At least for now…

  • sundoesntrise says:

    The Al Nusrah Front is the MOST effective fighting force, yes, but to say that any other rebel brigades are ineffective is not true.
    Wide ranging brigades under the FSA gave Assad’s forces an extremely tough time before the Al Nusrah Front came around. People seem to forget these days that Assad’s survival can be pinned down to certain factors: The fanatical loyalty of his religious sect which is determined to stay in power at all costs; Russia, Chinese, Iranian and Hizbollah support; and Western inaction.
    Take those factors away and we would have already seen videos on Youtube of Assad being hung from a lamp post.

  • Will Fenwick says:

    The only forces we should be arming are those that we recruit and train ourselves with the possible exception of the Kurds in the north as they seem to be the only pro-western militia that has any level of competency and control over its own forces. If and when Assad and the Shias fall, Al Nusra will simply switch its focus to attacking the FSA and other pro-western groups to consolidate control over the country.

  • M.H says:

    Al Nusrah is working on winning civilians to their side. They are avoiding targeting civilians, minorities, and they have programs to support communities ravaged by almost two years of war. The aid work has won the group some support specially in the North and among rebel groups. They knew very well that the civilian support is very important.
    Some of the financial sources who support their social aid is financed by selling state assets and equipments. I think cutting the financial resources will impact the growing support.

  • DonM says:

    Well, if Syrians are leaving the FSA because they are not armed, then how does it follow that if they become armed through US assistance that they still leave the FSA – if not being armed is the reason they leave the FSA in the first place?

  • Moose says:

    The Guardian article reads like political propaganda advocating arms to the FSA. Here’s the last paragraph:
    “No one should blame us for joining al-Nusra. Blame the west if Syria is going to become a haven for al-Qaida and extremists. The west left Assad’s gangs to slaughter us. They never bothered to support the FSA. They disappointed ordinary Syrian protesters who just wanted their freedom and to have Syria for all Syrians.”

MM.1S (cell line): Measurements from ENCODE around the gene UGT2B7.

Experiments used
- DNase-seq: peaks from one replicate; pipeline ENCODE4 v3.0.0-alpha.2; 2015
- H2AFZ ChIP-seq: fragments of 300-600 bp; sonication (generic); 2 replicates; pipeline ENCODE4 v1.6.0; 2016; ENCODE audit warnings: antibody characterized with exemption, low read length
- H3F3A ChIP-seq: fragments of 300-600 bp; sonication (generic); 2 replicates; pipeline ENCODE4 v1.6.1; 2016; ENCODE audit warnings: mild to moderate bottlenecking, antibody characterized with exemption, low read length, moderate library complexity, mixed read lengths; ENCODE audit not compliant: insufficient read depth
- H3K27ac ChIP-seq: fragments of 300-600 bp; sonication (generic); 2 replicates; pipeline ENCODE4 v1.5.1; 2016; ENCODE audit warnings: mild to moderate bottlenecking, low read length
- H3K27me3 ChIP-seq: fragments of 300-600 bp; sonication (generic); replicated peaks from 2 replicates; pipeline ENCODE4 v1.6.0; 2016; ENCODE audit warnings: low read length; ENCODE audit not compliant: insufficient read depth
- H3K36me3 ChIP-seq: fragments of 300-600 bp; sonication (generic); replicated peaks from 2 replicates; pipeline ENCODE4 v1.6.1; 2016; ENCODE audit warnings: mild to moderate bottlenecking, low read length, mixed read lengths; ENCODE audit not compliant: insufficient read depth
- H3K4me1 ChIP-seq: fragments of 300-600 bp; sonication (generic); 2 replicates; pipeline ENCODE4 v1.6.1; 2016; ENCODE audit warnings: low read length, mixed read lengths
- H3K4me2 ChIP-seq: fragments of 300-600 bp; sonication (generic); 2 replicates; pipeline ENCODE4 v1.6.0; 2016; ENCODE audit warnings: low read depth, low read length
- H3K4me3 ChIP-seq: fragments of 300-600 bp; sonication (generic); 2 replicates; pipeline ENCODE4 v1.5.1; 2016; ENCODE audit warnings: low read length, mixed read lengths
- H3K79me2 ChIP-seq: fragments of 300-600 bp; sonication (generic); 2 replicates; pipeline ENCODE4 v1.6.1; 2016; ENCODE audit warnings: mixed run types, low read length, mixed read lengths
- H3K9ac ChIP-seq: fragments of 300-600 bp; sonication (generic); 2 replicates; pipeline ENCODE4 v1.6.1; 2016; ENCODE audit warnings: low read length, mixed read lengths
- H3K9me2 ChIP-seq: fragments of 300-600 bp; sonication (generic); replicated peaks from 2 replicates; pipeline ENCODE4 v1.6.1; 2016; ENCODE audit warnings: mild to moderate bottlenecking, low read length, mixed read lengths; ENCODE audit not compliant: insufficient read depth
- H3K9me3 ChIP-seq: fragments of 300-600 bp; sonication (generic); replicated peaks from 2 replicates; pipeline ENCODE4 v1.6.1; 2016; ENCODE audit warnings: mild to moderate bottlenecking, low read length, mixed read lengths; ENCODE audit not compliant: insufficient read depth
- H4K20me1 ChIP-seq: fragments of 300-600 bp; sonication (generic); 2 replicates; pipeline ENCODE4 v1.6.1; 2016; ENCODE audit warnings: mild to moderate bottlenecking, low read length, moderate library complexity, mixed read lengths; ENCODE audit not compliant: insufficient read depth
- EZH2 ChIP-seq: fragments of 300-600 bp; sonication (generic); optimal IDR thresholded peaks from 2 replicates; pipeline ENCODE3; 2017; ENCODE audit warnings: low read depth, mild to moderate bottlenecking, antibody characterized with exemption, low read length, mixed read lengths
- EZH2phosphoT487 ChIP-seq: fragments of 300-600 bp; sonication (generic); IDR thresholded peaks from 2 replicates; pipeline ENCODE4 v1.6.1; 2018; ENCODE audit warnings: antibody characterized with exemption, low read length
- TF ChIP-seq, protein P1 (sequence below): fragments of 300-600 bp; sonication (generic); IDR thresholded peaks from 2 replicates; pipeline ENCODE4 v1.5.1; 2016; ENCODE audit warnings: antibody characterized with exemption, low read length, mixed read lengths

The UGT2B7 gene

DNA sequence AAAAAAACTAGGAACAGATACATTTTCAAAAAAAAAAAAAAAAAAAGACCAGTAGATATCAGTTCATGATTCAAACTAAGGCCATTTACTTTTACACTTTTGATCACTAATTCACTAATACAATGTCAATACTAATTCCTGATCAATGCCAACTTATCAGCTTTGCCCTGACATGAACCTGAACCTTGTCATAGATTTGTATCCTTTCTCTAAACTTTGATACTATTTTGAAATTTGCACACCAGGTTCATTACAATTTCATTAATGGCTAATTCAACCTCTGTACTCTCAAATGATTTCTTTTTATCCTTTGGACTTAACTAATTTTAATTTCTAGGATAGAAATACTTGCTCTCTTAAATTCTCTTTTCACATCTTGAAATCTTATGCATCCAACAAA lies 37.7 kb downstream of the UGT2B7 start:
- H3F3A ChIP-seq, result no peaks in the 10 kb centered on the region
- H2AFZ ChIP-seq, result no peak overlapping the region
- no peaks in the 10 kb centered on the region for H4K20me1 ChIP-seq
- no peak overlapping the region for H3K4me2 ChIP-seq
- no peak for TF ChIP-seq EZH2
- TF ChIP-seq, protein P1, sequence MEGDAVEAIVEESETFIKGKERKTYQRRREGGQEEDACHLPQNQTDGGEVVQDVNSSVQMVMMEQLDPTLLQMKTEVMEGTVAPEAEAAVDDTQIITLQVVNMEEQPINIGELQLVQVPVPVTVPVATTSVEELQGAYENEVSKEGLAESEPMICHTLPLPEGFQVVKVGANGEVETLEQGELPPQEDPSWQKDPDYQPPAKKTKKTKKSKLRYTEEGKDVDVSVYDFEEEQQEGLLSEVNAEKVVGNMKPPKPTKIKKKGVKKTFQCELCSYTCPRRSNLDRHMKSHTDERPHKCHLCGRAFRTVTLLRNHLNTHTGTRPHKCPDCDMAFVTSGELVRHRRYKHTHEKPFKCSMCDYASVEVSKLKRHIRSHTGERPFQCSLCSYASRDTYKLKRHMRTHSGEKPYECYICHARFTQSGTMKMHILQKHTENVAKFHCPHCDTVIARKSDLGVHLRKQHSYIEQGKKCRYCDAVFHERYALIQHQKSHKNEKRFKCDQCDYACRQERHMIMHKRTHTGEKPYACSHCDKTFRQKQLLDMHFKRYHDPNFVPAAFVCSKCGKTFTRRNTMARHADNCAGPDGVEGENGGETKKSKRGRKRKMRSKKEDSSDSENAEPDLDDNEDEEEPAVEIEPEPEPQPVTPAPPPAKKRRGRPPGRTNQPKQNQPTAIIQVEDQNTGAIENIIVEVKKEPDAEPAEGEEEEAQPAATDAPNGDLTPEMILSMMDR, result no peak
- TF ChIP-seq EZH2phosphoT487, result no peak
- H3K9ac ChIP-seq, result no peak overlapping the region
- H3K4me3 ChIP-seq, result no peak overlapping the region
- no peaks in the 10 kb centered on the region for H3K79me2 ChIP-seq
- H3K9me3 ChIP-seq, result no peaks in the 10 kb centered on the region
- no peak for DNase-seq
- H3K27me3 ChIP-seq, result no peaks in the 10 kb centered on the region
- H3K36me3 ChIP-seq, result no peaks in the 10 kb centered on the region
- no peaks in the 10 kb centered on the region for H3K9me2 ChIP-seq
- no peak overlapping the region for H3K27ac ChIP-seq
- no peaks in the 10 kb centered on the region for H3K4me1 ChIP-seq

The article also outlines the FSA’s willingness to implement protocols that will secure the arms it might receive.
    The article is a propaganda piece at a time when the EU arms embargo is about to end and our allies are increasing calls for greater involvement in the conflict. We’re going to jump on this bandwagon soon, just watch. It makes sense to me, but many of you are concerned. Here’s my reasoning:
    First, it matters what arms we give them (I don’t think we should provide surface-to-air missiles). Second, Jabhat al-Nusra is already flush with money and weapons, which is the primary reason FSA fighters are defecting to them. Third, it’s clear that we want Assad gone so we need to engage a group on the ground at some point. Fourth, the massive resources Iran and Hezbollah are spending on this conflict is to our advantage.
    Why not shape this conflict instead of sitting on the sidelines? The last time we allowed another country to provide arms on our behalf was in Afghanistan. Pakistan sent those arms to the most radical elements in Afghanistan and created the Taliban. Do you really want the Saudis and Qataris shaping this conflict? I say we help the FSA take out Assad and then unleash a massive drone and special ops campaign on the al-Nusra Front.

  • Neo says:

    As I see it, Syria is no longer about leveraging the civil war within the country, or even having a preference for either side. It is about containment, dealing with fallout from both sides, and dealing with the victor at the end, if there is a clear victor. I see staying out of Syria as more of a practical than a moral imperative, and staying out doesn’t have to be a strict imperative either. If situations arise that truly beg intervention, than so be it. Always keeping in mind one only wants to venture so far into the morass.
    ( I don’t share this view on Afghanistan. I believe a containment policy in Afghanistan is next to impossible if we bug out completely.)

  • Tunde says: